IbPRIA 2022
IbPRIA 2022: 10th Iberian Conference on Pattern Recognition and Image Analysis
Aveiro, Portugal. May 4-6, 2022
April 30, 2022
Technical program (with location information)

April 22, 2022
Technical program (updated)

April 1, 2022
Technical program available

Paper submission deadline: 9 January, 2022 30 January, 2022 (hard deadline!)

February 18, 2021
Tutorials are provided by Hermann Ney and Gregory Rogez

January 18, 2021
Due to the pandemic situation, IbPRIA 2021 was postponed to May 2022 and renamed as IbPRIA 2022

October 8, 2020
Robert Fisher, Isabel Trancoso and Battista Biggio are the invited speakers


Speech recognition and machine translation: From Bayes decision theory to machine learning and deep neural networks
Date: Tuesday afternoon, May 3

Hermann Ney

Hermann Ney is a professor of computer science at RWTH Aachen University, Germany. His main research interests lie in the area of statistical classification, machine learning and neural networks with specific applications to speech recognition, handwriting recognition, machine translation and other tasks in natural language processing.

He and his team participated in a large number of large-scale joint projects like the German project VERBMOBIL, the European projects TC-STAR, QUAERO, TRANSLECTURES, EU-BRIDGE and US-American projects GALE, BOLT, BABEL. His work has resulted in more than 700 conference and journal papers with an h index of 100+ and 60000+ citations (based on Google scholar). More than 50 of his former PhD students work for IT companies on speech and language technology.

The results of his research contributed to various operational research prototypes and commercial systems. In 1993 Philips Dictation Systems Vienna introduced a product for large-vocabulary continuous-speech recognition. In 1997 Philips Dialogue Systems Aachen introduced a spoken dialogue system for traintable information via the telephone. In VERBMOBIL, his team introduced the phrase-based approach to data-driven machine translation, which in 2008 was used by his former PhD students at Google as starting point for the service Google Translate. In TC-STAR, his team built the first research prototype system for spoken language translation of real-life domains.

Awards: 2005 Technical Achievement Award of the IEEE Signal Processing Society; 2013 Award of Honour of the International Association for Machine Translation; 2019 IEEE James L. Flanagan Speech and Audio Processing Award; 2021 ISCA Medal for Scientific Achievements.


The last 40 years have seen a dramatic progress in machine learning and statistical methods for speech and language processing like speech recognition, handwriting recognition and machine translation. Many of the key statistical concepts had originally been developed for speech recognition. Examples of such key concepts are the Bayes decision rule for minimum error rate and sequence-to-sequence processing using approaches like the alignment mechanism based on hidden Markov models and the attention mechanism based on neural networks.

Recently the accuracy of speech recognition, handwriting recognition machine translation could be improved significantly by the use of artificial neural networks and specific architectures, such as deep feedforward multi-layer perceptrons and recurrent neural networks, attention and transformer architectures. We will discuss these approaches in detail and how they form part of the probabilistic approach.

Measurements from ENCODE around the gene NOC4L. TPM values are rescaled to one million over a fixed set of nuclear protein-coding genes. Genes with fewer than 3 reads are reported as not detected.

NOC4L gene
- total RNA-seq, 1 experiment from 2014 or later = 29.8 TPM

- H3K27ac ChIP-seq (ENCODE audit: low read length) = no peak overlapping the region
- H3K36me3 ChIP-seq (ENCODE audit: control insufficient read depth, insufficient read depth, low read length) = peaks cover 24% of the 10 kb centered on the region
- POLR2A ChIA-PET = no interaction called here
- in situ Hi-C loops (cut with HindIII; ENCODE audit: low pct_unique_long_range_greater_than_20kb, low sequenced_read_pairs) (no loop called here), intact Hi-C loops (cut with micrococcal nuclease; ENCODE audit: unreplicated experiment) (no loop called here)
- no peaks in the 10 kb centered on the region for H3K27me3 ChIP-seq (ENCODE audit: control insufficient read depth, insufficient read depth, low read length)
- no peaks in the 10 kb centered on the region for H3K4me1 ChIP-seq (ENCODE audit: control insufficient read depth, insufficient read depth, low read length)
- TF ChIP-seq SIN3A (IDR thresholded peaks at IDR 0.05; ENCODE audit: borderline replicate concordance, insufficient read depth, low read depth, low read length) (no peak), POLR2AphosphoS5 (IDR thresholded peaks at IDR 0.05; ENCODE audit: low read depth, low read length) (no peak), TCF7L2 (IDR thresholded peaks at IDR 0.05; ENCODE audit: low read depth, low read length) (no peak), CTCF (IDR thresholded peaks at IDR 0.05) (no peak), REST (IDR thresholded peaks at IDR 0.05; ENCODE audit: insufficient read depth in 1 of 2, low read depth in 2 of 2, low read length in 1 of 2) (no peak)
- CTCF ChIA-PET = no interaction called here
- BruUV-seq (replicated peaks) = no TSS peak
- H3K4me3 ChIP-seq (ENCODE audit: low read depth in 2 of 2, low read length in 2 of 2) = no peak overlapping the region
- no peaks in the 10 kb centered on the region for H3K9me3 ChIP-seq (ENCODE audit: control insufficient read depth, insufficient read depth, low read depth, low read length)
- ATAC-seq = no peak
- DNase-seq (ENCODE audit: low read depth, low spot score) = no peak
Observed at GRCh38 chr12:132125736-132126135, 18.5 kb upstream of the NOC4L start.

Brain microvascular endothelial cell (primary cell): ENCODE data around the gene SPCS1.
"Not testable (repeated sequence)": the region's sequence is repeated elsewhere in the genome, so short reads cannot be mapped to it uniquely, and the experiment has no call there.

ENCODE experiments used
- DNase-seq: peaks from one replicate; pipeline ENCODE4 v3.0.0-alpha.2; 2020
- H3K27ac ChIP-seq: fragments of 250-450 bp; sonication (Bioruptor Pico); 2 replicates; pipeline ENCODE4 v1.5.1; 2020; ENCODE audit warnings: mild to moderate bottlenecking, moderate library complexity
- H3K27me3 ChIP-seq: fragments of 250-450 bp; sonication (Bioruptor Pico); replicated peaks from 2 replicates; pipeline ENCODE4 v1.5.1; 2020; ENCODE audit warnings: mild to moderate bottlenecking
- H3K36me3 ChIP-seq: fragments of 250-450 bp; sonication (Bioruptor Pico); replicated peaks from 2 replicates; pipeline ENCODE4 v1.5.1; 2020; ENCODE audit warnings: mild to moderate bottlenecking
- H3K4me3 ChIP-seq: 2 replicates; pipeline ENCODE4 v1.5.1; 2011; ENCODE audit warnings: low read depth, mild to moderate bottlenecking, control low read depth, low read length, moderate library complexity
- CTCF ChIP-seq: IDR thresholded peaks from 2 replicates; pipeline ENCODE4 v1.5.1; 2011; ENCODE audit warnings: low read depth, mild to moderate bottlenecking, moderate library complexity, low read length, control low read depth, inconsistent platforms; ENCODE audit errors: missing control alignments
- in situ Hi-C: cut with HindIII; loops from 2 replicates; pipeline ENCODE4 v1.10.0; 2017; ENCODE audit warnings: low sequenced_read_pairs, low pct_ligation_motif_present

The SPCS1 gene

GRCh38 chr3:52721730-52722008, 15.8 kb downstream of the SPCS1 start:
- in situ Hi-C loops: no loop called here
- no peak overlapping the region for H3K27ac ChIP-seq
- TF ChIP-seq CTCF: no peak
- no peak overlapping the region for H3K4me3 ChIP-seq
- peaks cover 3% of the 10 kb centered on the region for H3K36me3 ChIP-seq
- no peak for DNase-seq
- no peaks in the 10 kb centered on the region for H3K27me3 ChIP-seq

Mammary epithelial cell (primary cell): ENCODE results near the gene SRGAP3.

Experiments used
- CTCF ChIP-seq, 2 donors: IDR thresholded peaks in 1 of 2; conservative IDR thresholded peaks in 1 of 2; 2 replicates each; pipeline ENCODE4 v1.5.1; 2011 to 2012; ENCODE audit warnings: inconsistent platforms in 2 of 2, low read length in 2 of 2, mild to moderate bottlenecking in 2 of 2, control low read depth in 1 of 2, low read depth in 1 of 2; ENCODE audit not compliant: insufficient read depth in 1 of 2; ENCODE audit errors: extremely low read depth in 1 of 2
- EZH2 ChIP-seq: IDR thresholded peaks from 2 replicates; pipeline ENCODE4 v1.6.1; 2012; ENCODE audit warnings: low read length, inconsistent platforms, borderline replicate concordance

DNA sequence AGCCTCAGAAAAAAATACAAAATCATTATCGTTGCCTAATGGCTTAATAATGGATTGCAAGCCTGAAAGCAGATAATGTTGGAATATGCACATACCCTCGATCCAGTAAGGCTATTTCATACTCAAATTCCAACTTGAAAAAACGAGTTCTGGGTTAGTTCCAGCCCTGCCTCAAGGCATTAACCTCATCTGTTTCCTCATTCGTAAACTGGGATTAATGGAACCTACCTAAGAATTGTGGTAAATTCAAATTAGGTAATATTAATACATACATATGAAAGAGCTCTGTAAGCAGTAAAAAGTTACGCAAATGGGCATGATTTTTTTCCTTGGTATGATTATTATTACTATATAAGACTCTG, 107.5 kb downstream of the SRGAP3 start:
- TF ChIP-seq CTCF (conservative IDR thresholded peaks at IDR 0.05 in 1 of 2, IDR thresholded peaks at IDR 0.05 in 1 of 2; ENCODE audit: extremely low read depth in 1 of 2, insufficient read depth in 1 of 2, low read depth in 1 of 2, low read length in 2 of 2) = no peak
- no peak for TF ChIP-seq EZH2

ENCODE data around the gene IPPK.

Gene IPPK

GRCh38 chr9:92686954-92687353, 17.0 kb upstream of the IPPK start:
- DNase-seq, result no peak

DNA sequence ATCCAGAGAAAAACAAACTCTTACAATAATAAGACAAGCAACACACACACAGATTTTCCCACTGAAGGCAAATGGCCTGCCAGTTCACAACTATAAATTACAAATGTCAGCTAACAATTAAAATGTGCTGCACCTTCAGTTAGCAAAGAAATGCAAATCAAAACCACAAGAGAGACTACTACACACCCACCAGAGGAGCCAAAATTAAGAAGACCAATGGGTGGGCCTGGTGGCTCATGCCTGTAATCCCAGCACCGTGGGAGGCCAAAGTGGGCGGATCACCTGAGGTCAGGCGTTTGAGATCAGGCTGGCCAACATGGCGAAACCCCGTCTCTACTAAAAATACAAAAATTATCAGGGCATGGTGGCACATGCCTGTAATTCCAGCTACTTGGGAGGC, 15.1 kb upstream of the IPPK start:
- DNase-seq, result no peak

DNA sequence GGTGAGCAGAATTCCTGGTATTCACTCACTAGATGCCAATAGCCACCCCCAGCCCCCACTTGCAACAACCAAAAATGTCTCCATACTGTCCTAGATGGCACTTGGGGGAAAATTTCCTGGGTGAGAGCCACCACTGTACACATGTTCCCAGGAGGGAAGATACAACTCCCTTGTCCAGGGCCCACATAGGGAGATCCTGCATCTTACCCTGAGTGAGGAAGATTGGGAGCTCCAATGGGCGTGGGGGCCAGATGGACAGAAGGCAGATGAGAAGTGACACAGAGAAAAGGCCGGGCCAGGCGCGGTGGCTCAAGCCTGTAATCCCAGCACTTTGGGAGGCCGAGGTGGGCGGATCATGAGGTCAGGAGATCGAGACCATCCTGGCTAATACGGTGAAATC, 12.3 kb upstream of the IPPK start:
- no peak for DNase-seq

Download slides here

Human 3D sensing from monocular visual data using classification techniques
Date: Tuesday afternoon, May 3

Gregory Rogez

Gregory Rogez is a Senior Scientist at NAVER LABS Europe, in Grenoble, France, where he leads the Computer Vision group. He received an M.Eng in Physics from ENSPM/Centrale Marseille France in 2002, and MSc and Ph.D. degrees in computer vision from the University of Zaragoza, Spain, in 2005 and 2012 respectively. During his PhD, he was a regular visiting student (2007-2008) and research fellow (2009-2010) in Oxford, UK.

His work on monocular human body pose analysis received the best Ph.D. thesis award from the Spanish Association on Pattern Recognition (AERFAI) for the period 2011-2013. He was then a Marie Curie Fellow at UC Irvine, USA (2013-2015), a Research Scientist at Inria, France (2015-2018) and joined NAVER LABS Europe in 2019. His main research interests include computer vision and deep learning, with a special focus on sensing and understanding people from visual data and the application of such technology to AR/VR and robotics. He has published more than 30 papers on the topic and is a regular reviewer for top-tier journals and conferences in the field.


In this tutorial, I will explain how the complex and severely ill-posed problem of 3D human pose estimation from monocular images can be tackled as a detection problem using standard object classifiers. I will review the classication-based techniques that were proposed over the past 15 years to handle different levels of the human body including full-body, upper body, face and hands. I will discuss advantages and drawbacks of classification approaches and present in detail some solutions involving training data synthesis, CNN architectures, distillation and transformers.


Download slides here


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